NW->DoOperation(point) || NE->DoOperation(point) || SW->DoOperation(point) || SE->DoOperation(point)


auto node = GetQuadrant(point);

Even with 4 nodes replacing your member NW, NE, etc with an array of nodes will reduce complexity somewhat and increase readability.

Depending on the actual use, it might be better to amortize merges, i.e. not immediately merge empty nodes as the tree grows. In a dynamic system with a somewhat constant number of points, you would eventually reach an equilibrium and stop have to allocate new nodes of your tree. As the grid that you are partitioning is regular, a new split would be along the same lines as the old split. If you want, you could give the user a function to collapse the tree back to its minimal form.

Floating point comparisons

I don't know how you use this, but unless the values passed into this function for the point are exactly the same as the ones that you added this will fail. In graphical applications and games, floating point values would be compared by looking at an interval; if the values are within the interval they would be considered the same. So unless you pass exactly the same floating point value to functions like Search() or Remove() they will fail.


Your insert function already checks if the node is in the bounds, so there is no need to check again; the array with the points can be cleared at the end of the iteration, as all points are moved to their respective quadrants. Using a range-based for loop will also be more idiomatic. I'd also change some of the checks to positive to reduce complexity. As you are iterating over all points you can clear the bucket in one step once you are done.


There is no need to introduce the temporary begin and end:

  m_bucket.erase(m_bucket.begin(), m_bucket.end(), point), m_bucket.end());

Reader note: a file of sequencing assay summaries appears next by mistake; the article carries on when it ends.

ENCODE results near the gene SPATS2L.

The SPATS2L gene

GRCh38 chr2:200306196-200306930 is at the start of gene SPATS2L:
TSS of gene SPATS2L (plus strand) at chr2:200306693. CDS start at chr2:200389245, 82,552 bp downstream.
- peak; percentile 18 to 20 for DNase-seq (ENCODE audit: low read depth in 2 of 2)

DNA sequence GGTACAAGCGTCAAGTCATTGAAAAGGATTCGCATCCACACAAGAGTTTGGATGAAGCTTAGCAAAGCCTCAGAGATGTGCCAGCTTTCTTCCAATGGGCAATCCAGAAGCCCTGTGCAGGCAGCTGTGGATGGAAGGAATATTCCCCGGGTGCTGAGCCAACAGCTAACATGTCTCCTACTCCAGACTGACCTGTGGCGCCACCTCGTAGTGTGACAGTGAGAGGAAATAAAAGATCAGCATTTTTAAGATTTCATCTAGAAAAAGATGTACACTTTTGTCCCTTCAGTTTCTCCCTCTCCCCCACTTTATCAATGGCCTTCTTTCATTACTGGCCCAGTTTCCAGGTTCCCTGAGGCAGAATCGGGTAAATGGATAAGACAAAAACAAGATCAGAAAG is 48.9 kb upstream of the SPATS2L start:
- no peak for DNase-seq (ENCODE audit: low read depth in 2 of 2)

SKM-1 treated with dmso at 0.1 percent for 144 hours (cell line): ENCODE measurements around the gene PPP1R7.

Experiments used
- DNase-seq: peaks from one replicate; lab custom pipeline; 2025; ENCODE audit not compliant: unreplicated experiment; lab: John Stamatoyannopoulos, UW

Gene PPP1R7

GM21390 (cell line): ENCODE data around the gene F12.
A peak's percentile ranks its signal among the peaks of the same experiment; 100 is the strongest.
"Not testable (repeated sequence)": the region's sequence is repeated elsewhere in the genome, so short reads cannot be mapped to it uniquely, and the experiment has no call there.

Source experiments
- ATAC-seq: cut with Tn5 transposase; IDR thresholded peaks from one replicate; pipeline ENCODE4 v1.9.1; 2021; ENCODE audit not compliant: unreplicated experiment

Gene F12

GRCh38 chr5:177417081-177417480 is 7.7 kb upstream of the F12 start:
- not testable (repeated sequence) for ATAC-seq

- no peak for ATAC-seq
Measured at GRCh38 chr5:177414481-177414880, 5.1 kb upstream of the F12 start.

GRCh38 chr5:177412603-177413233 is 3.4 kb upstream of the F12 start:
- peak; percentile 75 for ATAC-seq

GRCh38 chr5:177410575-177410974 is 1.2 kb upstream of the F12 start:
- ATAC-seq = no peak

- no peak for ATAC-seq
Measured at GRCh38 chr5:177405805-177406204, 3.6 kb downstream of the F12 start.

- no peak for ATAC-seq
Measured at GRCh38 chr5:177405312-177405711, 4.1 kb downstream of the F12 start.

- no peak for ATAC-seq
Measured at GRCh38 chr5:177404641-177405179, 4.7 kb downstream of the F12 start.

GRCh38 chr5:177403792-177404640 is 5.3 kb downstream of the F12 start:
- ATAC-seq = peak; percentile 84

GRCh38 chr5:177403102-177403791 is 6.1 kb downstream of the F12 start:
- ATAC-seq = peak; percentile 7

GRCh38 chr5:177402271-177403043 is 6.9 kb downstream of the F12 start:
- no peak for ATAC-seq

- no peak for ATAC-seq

works as well

But the return value true only indicates that the point was within the boundary, not that it was actually deleted.


What is the use for this? Within the domain of a program the user of your API usually knows that whether they added a point to the tree or not. Being able to look it up might not really be helpful.


Executing a callback for each found point might not yield the best performance. Depending on use, I'd probably prefer an interface that just returns the points that are part of the query. What this is doing here is more ProcessPointsInRange(). If you allow the user to pass in the results array then you can even amortize allocations over time.

| improve this answer | |
  • \$\begingroup\$ So basically I made something meaningless xD. \$\endgroup\$ – xorz57 Mar 30 '19 at 14:41
  • \$\begingroup\$ Thanks for the constructive criticism and the thorough feedback. I will try to follow your recommendations and hopefully improve! :) \$\endgroup\$ – xorz57 Mar 30 '19 at 14:42
  • \$\begingroup\$ One question. Do you recommend that I make an array of nodes or an array of node pointers? Also, I am thinking of using std::array<QuadTree, 4> for that instead of the C way to do it. \$\endgroup\$ – xorz57 Mar 30 '19 at 14:57
  • 1
    \$\begingroup\$ It's not meaningless, I don't know if you implemented this out of a need or as an exercise, it's hard to come up with APIs for things that you don't directly use. A lot of these things need iterations, this is a good first attempt. Making an array of pointers would make things easier to do and read in some places, post c++11 an array in c++ always means std::array \$\endgroup\$ – Harald Scheirich Mar 31 '19 at 13:29
  • \$\begingroup\$ Yes I was assigned to write this for an exercise but I decided to try and make it more generic. Thank you so much Harald! \$\endgroup\$ – xorz57 Mar 31 '19 at 14:12